Proposed OSHA Rule Focuses on Exposure to Crystalline Silica

A rule proposed by the Occupational Safety & Health Administration (OSHA) to minimize worker exposure to respirable crystalline silica would save an estimated 700 lives and prevent 1,600 new illnesses per year.

Crystalline silica are very small particles created during work operations involving stone, rock, concrete, brick, block, mortar and industrial sand. Exposure can occur when cutting, sawing, grinding, drilling and crushing these materials. 

Without proper engineering controls, these operations can expose workers to harmful levels of inhalable crystalline silica. This puts workers at risk for silicosis, lung cancer, chronic obstructive pulmonary disease (COPD) and kidney disease.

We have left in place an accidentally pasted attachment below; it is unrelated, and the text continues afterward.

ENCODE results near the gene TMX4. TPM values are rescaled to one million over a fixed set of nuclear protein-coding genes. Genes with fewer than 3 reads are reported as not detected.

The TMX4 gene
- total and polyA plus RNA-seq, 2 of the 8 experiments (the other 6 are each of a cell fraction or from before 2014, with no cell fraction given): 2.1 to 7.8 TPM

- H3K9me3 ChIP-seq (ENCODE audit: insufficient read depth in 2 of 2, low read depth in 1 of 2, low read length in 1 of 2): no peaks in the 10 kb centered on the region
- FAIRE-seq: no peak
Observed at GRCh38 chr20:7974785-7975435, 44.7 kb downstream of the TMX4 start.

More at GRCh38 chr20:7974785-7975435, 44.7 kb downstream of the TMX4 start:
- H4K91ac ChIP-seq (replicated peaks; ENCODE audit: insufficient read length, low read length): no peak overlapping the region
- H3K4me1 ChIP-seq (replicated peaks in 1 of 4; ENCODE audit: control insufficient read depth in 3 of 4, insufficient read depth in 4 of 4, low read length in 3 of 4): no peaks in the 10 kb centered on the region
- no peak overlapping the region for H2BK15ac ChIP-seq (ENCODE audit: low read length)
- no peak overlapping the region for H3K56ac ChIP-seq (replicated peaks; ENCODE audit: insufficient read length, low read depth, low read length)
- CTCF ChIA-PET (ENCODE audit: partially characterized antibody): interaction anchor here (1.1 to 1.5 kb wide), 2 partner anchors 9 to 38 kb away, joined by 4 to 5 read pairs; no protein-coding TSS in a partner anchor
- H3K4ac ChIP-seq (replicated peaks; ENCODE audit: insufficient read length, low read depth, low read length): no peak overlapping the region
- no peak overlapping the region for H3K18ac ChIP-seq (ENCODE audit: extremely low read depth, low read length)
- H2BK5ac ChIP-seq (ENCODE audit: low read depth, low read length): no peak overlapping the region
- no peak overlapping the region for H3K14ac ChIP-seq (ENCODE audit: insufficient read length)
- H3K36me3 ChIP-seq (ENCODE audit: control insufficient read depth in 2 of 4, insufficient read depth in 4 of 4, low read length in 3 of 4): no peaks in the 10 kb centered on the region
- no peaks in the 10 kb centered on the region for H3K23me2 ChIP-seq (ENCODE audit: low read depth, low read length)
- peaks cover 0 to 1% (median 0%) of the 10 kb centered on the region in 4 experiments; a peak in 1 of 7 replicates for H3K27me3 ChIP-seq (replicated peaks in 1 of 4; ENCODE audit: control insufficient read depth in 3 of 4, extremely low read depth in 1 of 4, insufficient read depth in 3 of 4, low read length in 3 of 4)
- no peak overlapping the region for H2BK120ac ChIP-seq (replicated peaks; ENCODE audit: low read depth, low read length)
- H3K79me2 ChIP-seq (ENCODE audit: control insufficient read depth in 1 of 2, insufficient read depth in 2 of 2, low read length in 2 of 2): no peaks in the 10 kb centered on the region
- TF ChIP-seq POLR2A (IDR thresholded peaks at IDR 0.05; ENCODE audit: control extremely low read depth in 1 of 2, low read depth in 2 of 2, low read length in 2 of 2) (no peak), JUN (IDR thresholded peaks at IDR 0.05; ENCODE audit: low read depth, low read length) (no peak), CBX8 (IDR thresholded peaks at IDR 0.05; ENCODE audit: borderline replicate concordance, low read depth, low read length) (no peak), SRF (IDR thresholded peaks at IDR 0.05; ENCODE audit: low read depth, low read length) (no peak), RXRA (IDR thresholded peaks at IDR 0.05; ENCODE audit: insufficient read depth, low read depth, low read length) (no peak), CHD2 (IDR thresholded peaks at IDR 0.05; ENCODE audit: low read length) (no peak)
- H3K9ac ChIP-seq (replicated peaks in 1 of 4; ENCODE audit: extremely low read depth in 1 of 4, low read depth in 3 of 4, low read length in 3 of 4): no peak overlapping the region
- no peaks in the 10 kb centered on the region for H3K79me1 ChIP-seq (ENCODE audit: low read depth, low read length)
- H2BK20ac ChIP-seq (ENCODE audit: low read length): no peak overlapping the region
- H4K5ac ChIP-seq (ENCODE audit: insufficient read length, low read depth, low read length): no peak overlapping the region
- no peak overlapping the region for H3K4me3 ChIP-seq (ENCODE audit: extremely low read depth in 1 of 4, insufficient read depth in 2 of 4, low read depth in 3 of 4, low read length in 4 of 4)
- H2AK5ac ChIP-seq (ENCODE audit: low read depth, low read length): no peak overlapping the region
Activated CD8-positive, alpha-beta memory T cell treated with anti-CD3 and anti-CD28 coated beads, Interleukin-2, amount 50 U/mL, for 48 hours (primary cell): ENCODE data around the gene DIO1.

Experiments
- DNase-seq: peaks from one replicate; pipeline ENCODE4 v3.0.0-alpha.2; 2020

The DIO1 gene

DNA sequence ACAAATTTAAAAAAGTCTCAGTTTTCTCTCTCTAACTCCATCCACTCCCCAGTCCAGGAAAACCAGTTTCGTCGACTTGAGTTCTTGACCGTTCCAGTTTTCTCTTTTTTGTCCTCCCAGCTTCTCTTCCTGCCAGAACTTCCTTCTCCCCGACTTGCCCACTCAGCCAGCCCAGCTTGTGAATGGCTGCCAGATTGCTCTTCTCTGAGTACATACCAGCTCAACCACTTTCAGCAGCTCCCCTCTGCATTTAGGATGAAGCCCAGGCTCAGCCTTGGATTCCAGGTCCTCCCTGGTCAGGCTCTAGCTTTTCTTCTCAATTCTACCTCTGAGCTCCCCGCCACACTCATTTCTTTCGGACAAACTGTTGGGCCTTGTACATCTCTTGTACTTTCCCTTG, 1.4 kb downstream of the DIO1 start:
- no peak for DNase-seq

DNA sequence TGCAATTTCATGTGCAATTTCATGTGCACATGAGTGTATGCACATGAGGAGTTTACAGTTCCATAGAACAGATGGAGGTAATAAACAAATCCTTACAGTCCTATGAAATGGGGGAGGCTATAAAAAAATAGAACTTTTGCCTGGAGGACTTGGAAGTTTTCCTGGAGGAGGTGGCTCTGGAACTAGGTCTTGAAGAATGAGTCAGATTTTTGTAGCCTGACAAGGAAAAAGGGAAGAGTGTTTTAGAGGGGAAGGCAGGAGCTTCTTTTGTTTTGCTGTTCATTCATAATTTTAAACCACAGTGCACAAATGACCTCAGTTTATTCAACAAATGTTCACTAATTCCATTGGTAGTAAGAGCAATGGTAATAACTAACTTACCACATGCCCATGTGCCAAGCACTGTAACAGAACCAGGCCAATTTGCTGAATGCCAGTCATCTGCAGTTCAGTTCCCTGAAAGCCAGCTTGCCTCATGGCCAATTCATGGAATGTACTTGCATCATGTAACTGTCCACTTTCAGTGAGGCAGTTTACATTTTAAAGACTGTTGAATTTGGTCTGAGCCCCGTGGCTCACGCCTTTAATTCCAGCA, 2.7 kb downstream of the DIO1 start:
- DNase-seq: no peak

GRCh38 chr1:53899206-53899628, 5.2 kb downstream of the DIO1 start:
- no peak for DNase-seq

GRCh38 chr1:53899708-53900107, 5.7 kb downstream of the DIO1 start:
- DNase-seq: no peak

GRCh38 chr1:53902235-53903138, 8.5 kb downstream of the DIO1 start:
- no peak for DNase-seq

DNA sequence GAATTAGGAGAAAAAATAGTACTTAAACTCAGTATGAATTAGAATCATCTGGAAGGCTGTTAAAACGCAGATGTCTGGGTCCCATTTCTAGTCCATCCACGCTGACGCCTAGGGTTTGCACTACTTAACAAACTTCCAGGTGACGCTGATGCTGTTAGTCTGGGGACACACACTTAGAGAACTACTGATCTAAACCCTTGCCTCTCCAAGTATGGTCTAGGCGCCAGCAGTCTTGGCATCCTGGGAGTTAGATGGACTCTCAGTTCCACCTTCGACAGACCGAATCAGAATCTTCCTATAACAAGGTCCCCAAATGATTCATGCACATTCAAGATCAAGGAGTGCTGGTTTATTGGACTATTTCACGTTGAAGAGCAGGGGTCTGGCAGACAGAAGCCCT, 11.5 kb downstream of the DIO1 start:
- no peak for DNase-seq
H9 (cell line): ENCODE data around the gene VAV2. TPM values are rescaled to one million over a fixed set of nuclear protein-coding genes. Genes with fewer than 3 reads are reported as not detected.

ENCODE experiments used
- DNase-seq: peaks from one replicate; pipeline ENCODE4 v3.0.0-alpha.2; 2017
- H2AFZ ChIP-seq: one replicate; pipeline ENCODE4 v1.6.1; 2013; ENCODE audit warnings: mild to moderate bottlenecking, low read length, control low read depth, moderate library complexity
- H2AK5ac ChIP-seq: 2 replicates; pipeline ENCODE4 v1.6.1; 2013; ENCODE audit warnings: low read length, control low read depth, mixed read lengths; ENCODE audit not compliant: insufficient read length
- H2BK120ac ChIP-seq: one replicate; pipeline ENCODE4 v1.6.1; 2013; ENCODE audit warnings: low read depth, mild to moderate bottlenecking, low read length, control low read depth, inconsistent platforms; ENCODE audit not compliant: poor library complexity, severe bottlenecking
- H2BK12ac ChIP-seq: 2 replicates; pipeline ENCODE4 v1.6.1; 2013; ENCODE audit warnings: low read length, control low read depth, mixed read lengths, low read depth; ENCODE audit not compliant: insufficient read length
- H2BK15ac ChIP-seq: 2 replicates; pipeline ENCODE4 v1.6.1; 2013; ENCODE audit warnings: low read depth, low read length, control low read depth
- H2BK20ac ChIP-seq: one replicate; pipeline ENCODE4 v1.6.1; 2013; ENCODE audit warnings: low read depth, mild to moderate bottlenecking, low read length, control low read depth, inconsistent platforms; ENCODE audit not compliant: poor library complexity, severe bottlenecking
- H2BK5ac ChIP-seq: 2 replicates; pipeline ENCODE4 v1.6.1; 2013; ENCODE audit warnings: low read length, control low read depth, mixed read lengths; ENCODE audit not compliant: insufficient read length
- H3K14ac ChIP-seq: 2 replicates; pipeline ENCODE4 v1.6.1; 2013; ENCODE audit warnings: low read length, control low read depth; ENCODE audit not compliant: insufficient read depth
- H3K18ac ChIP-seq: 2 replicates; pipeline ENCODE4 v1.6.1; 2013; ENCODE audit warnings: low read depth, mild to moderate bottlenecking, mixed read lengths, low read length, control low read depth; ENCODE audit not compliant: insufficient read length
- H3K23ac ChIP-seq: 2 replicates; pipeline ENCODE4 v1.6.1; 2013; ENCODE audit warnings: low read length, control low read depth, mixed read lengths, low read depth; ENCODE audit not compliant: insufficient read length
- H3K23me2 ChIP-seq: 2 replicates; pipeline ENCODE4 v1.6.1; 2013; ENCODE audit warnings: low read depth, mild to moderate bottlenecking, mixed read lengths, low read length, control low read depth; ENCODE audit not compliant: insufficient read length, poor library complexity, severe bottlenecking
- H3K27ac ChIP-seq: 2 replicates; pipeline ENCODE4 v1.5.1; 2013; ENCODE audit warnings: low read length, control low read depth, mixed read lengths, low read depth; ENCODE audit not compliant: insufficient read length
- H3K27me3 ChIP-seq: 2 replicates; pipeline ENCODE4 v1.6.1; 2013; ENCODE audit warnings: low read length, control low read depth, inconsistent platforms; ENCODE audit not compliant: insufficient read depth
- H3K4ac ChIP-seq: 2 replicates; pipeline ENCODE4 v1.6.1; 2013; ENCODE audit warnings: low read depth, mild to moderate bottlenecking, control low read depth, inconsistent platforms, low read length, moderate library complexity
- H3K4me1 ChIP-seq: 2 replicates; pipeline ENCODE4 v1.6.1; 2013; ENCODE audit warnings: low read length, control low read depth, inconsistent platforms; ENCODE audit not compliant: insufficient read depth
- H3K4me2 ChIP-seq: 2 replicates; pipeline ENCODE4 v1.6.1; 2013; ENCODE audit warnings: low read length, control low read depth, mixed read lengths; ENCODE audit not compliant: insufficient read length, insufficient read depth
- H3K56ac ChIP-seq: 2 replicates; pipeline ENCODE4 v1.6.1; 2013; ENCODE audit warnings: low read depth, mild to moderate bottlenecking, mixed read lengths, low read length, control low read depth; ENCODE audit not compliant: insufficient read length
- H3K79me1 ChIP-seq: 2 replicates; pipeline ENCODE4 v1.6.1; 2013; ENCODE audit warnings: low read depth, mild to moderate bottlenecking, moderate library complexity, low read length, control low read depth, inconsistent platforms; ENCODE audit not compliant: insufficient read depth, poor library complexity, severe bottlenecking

Current OSHA standards are 40 years old and do not adequately protect worker health. The proposed rule brings those protections up to modern standards.

OSHA’s Notice of Proposed Rulemaking for Occupational Exposure to Respirable Crystalline Silica appeared in the Federal Register on Sept. 12, 2013. It is available at

For more information about potential inhalation of crystalline silica particles and the risk to your employees, please call Chad Clippard, business liaison, at 573-331-3019.